Gray was arrested in West Baltimore on April 12 and taken face-down in the back of a police van—handcuffed and shackled, but not in a seatbelt— to the police station. By the time he got there, half an hour later, he couldn’t breathe or walk, having sustained spinal injuries. He died April 19.
It’s unclear why Gray was arrested in the first place. He took off running when an officer made eye contact with him, the city said. Officers pursued—and arrested—him. They said they found a switchblade in his pocket, which is illegal under city code.
We don’t know why Gray ran, though he had been previously arrested on minor drugs charges. An investigation by the prosecutor’s office in Baltimore found police had no reason to detain Gray, and his arrest itself had been illegal. The knife that officers found in his possession wasn’t a switchblade, and hence legal, prosecutors said. Marilyn Mosby, the city’s chief prosecutor called Gray’s death a homicide in May, and announced criminal charges against six Baltimore Police Department officers, including Porter, involved in the arrest. A grand jury subsequently returned indictments against the six officers.
Porter is the first officer to be tried in the case. He was charged with involuntary manslaughter, second-degree assault, reckless endangerment, and misconduct in office—and faced up to 25 years in prison if convicted of all those charges. He pleaded not guilty.
Prosecutors say he didn’t put Gray in a seatbelt— in violation of the police department’s policy—and failed to call medical aid when it became clear Gray was injured.
At issue in the case was is an officer’s failure to act a crime?
During the trial, which began December 1, prosecutors alleged Porter denied Gray medical care though he was injured. The Baltimore Sun points out “the standards for winning such a case are higher than in civil court, where similar cases have landed.”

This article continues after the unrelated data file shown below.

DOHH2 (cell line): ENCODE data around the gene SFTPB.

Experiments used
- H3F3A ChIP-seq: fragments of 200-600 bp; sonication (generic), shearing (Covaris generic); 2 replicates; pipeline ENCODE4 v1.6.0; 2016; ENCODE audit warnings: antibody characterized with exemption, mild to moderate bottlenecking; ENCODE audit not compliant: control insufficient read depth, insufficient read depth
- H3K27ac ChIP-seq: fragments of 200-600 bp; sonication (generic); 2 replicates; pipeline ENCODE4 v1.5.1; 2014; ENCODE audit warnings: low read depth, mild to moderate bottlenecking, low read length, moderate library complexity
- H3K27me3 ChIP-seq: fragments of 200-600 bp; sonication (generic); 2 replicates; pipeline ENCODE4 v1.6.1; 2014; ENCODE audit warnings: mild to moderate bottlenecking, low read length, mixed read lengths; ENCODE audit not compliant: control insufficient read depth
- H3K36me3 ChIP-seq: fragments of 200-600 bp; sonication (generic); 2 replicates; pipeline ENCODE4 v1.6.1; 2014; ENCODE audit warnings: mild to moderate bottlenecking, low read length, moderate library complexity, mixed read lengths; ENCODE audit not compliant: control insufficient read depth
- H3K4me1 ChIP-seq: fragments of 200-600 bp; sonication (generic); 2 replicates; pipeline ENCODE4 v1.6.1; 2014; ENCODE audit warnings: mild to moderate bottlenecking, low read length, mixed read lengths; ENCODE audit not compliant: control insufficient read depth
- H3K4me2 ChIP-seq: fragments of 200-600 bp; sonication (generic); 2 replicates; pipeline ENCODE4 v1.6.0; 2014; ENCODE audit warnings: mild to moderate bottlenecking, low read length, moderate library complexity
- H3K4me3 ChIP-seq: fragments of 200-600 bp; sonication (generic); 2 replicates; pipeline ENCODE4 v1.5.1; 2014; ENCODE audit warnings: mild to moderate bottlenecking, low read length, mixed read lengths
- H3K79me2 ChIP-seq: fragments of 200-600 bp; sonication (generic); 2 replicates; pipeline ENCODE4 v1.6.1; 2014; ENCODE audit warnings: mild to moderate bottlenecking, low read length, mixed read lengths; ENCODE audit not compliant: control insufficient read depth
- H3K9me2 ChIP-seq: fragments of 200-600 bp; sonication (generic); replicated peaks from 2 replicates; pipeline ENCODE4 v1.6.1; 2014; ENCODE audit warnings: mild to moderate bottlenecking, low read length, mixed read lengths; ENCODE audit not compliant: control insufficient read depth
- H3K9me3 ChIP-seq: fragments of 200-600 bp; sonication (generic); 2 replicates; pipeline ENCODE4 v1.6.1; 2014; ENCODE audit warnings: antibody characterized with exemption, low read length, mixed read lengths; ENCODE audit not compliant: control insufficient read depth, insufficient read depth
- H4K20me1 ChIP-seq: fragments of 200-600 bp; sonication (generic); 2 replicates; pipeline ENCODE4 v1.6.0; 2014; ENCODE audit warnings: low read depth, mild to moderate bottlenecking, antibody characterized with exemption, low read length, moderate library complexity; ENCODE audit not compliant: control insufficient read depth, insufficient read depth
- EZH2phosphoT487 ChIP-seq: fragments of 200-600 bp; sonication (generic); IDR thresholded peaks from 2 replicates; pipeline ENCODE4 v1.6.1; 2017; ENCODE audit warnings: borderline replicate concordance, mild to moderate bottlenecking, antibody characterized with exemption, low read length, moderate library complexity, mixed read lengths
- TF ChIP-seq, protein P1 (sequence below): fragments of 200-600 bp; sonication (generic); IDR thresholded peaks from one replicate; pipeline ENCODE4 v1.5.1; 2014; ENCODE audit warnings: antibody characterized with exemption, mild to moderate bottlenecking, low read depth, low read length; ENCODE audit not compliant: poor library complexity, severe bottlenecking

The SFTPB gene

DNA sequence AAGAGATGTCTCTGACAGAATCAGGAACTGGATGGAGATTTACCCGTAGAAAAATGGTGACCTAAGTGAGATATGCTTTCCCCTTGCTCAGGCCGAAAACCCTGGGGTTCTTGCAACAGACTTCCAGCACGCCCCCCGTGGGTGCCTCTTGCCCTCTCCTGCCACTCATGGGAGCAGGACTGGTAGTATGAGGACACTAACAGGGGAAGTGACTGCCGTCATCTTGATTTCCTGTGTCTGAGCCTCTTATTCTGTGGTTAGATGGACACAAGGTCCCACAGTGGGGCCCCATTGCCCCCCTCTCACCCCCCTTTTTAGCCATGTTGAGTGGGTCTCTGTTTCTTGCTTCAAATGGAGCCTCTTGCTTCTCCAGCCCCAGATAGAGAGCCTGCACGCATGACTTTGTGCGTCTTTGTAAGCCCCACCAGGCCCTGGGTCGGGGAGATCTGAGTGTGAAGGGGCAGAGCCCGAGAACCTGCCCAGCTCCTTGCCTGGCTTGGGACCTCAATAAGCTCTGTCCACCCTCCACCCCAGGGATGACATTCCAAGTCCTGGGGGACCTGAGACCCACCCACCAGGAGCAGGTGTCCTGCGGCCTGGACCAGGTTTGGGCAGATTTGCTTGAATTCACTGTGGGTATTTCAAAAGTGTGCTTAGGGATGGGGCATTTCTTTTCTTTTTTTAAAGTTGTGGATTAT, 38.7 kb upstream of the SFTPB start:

So while legal experts said it’s clear that police officers have a legal obligation to their prisoners, exactly what breaches of that responsibility amount to a crime remains a difficult question to answer.
They also alleged that Porter, by not securing Gray in a seatbelt, had violated department policy. But Gary Proctor, Porter’s defense attorney, contended that few officers actually followed the seatbelt procedure. He noted that Porter, a native of West Baltimore, checked on Gray at a later stop and helped to pull him up on to a bench—but did not fasten Gray’s seatbelt.
Porter himself told the court he didn’t call for medical help because there were no obvious signs of injuries on Gray. He then said he realized the extent of Gray’s injuries only on the van’s final stop. He said there was mucous around Gray’s nose and mouth, prompting him and another officer to put Gray in what he called a "lifesaving position” and waited until a medic arrived. And, he said, he didn’t out Gray in a seatbelt in part because he was afraid Gray would gain access to his gun.